Governor clears eminent domain liberties for city to tackle blight

SAVANNAH, Ga (WSAV) – Savannah city leaders are already beginning the process of how to properly use eminent domain to fight blighted properties city-wide.

It was a goal by the DeLoach administration at the beginning of the year to scale back regulations in cities to use the power to takeover and resale abandoned homes.

“This is not somebody trying to take any property from anybody, it’s us trying to improve the neighborhoods,” says the mayor.

Mayor DeLoach has considered eminent domain the only option to fight blight. Using it was a key tool in previous administrations, but it has since come to a hault since a 2004 state law forced cities to hold on to properties for 20 years.

“All the major cities that have this same issue that we have are excited about the fact that they can take their communities back,” the mayor adds.

Governor Nathan Deal has approved the new eminent domain law allowing cities in Georgia to take vacant homes after proper notice has been given to the owners…the city can then sell the property in a shorter span of time than before.

“A clean environment is a safe environment, so if we can get rid of the blight and clean up somewhat I think that will be good.”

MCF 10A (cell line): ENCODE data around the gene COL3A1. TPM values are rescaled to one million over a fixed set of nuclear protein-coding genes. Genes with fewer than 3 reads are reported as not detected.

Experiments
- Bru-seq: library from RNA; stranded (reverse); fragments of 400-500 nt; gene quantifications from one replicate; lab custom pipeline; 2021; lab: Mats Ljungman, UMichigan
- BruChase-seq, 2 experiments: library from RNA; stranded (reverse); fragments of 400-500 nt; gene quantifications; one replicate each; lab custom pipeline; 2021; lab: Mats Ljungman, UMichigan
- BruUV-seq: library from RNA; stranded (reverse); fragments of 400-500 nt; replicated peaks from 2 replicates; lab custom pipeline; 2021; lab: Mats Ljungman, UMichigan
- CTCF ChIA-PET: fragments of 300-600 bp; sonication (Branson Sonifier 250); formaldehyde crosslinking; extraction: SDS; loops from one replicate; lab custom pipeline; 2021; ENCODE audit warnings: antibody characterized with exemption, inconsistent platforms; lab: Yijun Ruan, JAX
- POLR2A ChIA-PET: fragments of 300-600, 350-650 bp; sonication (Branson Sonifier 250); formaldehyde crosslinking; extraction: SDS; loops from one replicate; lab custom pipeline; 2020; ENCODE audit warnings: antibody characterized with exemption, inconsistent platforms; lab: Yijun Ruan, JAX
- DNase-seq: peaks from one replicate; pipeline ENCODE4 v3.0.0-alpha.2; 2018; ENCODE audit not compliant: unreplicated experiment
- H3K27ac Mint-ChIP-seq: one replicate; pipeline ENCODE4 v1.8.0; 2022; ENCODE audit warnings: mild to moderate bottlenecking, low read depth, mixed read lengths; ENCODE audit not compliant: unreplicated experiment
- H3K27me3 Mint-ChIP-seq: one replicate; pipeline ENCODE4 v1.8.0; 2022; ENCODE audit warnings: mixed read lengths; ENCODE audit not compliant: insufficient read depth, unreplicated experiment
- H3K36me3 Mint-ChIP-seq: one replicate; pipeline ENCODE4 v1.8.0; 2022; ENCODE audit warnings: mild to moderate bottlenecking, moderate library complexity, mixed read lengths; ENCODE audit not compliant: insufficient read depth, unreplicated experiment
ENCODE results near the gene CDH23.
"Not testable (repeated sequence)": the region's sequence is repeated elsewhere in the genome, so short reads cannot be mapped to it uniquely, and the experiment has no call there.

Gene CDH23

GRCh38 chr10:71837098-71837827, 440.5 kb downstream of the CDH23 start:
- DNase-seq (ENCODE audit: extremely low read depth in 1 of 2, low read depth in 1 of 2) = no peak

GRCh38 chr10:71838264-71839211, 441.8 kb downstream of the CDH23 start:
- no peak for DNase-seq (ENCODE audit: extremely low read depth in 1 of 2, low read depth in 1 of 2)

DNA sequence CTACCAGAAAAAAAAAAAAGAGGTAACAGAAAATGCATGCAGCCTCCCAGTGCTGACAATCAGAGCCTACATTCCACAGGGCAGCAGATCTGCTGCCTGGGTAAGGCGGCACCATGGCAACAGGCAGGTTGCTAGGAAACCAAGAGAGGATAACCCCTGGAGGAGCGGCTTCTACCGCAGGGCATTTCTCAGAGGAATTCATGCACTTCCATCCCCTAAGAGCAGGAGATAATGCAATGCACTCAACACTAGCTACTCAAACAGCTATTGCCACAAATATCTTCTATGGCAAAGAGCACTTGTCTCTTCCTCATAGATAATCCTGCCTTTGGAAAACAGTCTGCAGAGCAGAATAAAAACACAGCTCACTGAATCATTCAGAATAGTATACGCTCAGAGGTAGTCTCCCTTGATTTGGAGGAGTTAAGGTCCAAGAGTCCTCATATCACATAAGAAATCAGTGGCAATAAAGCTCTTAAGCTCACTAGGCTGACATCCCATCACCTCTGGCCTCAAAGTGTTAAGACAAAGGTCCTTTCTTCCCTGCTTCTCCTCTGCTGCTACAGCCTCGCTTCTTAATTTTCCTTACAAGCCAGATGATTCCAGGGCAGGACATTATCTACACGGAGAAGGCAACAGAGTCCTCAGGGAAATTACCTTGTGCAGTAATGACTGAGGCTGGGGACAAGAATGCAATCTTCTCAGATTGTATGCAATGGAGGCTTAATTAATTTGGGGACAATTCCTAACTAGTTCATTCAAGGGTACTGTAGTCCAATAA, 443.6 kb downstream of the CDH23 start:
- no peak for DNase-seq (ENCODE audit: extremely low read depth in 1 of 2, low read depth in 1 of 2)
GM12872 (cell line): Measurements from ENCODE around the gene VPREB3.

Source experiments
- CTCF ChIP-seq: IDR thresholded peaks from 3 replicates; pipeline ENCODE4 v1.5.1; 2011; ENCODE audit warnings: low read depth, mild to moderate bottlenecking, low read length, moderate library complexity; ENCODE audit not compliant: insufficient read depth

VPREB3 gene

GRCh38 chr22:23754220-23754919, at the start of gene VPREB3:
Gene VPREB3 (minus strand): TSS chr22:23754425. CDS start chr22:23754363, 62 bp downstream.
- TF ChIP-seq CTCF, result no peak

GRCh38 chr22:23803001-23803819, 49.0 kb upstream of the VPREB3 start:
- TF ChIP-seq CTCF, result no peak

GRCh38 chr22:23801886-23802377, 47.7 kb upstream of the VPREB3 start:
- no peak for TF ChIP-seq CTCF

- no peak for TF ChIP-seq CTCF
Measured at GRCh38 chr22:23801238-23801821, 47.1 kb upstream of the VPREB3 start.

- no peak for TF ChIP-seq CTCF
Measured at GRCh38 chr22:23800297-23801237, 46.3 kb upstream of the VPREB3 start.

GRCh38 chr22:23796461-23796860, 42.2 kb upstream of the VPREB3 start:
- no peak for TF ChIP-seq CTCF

It’s a power Ron Williams and neighbors in West Savannah think can improve streets like Cumming that has more than a dozen blighted homes.

“We’re all for decreasing blight in our neighborhoods, but we don’t want to take homes and property away from families. so if they have some measure where, homeowners of the original home that they have the right to buy that property back,” says state Sen. Lester Jackson.

Not everyone is for it. Senator Lester Jackson voted “no” on the bill saying allowing the city to sell the land after five years is too soon. The city is moving forward nonetheless and a pilot program is on their agenda.
“People in West Savannah are ready, they’re ready for a change. you have people who have beautiful homes out there but when they walk out their doors they see blight and boarded up houses,” says Williams.

You can take a look at the law here. Mayor DeLoach plans to show neighbors how they plan to use the power by the end of the year.

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